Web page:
Considering that it is built in the UK, I'd be surprised if every cab didn't have a surveillance camera.

    • Re:Good idea, but... (Score:5, Interesting)

      by jollyreaper (513215) on Tuesday February 10, 2009 @12:09PM (#26799173)

      It seems as if something like this would attract vagrants, significant vandalism and just plain disgustingness. Would be pretty cool though if major cities were only filled with people like the scientists and engineers would designed it.

      I don't know the particulars of this system but I can make a couple of assumptions on how this can be handled.

      1. You pay for your trip via credit card.
      2. A vehicle arrives for your use. If it is unsanitary, you press a button and it routes back to maintenance for cleaning.
      3. Any vehicle flagged for maintenance will have its passenger log reviewed. Any passenger racks up 3 sanitary flaggings by passengers using the vehicle after him will be banned from the service for a month.

      I'm less enthusiastic about putting video cameras in the cab to directly record vandalism, it could just as easily be abused as any other reasonable control people think of, but I think the flagging system should be relatively abuse-resistant. And I'd feel very pleased to see punks suffering the consequences of their actions. I for one am sick of going into a nice business and seeing the restrooms vandalized by stupid rich white kids who think they're ghetto because they listen to M&M.

  • by girlintraining (1395911) on Tuesday February 10, 2009 @11:31AM (#26798585)

    So an entire community that emits no carbon dioxide. What are the inhabitants, vampires? Zombies? Undead "not otherwise specified"? This "green movement" is getting out of control when we turn to the dark powers.

    • by dkf (304284)

      So an entire community that emits no carbon dioxide. What are the inhabitants, vampires? Zombies? Undead "not otherwise specified"? This "green movement" is getting out of control when we turn to the dark powers.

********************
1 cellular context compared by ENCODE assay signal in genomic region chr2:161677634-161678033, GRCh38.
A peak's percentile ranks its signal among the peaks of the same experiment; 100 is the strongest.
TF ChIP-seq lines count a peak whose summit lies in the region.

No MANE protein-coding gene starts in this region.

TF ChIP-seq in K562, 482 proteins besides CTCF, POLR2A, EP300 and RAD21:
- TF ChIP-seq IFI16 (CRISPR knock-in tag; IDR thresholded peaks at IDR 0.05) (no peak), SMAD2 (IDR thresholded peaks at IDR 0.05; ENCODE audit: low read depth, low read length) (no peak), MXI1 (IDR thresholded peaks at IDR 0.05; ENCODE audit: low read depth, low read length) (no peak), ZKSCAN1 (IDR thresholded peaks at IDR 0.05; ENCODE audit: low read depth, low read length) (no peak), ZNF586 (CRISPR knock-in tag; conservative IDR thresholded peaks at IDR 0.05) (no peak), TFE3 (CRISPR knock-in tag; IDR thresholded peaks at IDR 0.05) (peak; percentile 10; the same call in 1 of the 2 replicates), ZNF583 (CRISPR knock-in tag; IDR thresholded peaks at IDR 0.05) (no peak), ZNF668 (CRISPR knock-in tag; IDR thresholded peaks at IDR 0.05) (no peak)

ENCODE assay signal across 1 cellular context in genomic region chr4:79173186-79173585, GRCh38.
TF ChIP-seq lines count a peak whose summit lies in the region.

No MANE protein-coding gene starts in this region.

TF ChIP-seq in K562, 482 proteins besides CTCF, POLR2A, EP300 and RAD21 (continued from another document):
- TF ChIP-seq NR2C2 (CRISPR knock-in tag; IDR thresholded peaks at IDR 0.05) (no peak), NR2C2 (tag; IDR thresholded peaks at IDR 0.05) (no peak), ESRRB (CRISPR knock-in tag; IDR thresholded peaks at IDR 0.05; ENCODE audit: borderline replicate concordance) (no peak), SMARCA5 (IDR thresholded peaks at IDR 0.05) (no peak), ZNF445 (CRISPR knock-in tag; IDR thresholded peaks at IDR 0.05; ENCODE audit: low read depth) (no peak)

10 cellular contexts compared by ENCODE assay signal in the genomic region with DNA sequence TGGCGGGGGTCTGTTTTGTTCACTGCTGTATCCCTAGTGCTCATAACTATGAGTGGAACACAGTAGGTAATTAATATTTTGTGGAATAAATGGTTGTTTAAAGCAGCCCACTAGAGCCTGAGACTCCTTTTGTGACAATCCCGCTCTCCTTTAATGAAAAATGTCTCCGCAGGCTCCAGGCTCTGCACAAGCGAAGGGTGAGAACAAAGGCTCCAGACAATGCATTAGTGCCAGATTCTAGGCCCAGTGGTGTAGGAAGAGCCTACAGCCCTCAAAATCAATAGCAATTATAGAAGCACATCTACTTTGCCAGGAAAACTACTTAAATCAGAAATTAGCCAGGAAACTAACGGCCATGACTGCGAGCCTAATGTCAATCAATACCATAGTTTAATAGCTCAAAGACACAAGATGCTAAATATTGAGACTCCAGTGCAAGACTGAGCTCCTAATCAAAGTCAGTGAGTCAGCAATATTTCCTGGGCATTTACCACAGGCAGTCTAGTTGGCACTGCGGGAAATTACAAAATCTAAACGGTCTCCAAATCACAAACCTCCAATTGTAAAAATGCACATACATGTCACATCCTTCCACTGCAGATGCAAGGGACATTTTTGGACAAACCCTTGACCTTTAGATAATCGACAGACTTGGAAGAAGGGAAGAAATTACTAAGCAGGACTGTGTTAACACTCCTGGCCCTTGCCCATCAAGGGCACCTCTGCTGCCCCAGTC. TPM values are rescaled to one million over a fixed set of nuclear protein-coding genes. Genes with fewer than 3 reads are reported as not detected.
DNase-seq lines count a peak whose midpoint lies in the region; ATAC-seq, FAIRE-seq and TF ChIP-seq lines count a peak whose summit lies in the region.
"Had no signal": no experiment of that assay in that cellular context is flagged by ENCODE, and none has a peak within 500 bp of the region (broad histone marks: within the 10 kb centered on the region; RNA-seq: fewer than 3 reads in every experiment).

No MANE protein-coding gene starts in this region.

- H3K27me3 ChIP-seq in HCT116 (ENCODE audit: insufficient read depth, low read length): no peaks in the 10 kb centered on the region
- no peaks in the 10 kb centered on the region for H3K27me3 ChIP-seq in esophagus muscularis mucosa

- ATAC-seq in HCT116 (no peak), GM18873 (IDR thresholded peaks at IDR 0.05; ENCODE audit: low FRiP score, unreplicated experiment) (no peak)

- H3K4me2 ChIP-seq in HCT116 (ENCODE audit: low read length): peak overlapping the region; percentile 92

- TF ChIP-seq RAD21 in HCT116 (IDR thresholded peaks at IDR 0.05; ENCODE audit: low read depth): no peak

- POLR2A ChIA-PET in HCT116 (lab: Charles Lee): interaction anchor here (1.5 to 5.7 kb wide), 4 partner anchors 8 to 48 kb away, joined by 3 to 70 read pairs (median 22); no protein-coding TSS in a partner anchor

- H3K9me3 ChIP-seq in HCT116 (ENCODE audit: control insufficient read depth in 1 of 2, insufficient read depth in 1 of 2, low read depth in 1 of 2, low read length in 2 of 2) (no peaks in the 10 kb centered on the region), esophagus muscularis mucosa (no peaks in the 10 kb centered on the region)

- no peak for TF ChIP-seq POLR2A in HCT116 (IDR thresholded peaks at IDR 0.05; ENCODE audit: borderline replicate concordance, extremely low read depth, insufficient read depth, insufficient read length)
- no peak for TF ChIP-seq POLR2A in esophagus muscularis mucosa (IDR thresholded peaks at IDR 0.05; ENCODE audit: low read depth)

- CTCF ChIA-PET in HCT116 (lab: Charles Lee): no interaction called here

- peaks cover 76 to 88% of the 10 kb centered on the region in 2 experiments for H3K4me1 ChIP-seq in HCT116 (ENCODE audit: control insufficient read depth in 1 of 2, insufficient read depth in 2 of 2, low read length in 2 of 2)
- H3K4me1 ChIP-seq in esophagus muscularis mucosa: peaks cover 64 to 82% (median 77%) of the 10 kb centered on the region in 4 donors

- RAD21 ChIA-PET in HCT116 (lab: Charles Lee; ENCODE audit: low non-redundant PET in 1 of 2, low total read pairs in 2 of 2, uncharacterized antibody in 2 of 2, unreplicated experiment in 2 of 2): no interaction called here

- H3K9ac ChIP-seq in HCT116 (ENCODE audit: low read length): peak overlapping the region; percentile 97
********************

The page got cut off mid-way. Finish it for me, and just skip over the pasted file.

Can't be zombies. You'd get methane off them as they decompose and that converts fairly rapidly to CO2.

    • So an entire community that emits no carbon dioxide. What are the inhabitants, vampires? Zombies? Undead "not otherwise specified"? This "green movement" is getting out of control when we turn to the dark powers.

      Undead critters emit carbon dioxide as they rot. No green here, just greyish/purplish.

  • by Ian_Bailey (469273) on Tuesday February 10, 2009 @11:32AM (#26798597) Homepage Journal

    I wonder in 20 years how these "networks" will compare to the Morgantown PRT [wikipedia.org].

  • What's the Point? (Score:4, Interesting)

    by lobiusmoop (305328) on Tuesday February 10, 2009 @11:32AM (#26798605) Homepage

    Individual transport within an airport - an environment designed round mass transport?

    The Heathrow video claims '50% lower carbon emissions than buses or trains' - is that per passenger though? In a busy airport like Heathrow regular trains would be more efficient than individual transporters surely.

    • In a busy airport like Heathrow regular trains would be more efficient than individual transporters surely.

      Are you sure? Airports are often busy, to be sure, and there are lots of times where the intra-airport trains are packed full. But there are also times when those same trains are relatively empty (but still have to run). It is not fuel-efficient to move an entire train car for one or two people.

      So maybe it actually is more energy-efficient, averaged over a year of typical usage, to use small 1-4 person vehicles rather than larger vehicles designed to move 15-50 people at a time.

      Without doing a relatively de

    • by slim (1652)

      This seems to be for replacing the shuttle buses that take you from the car park to the terminal. The stops are sprawled out too widely to make a train service work.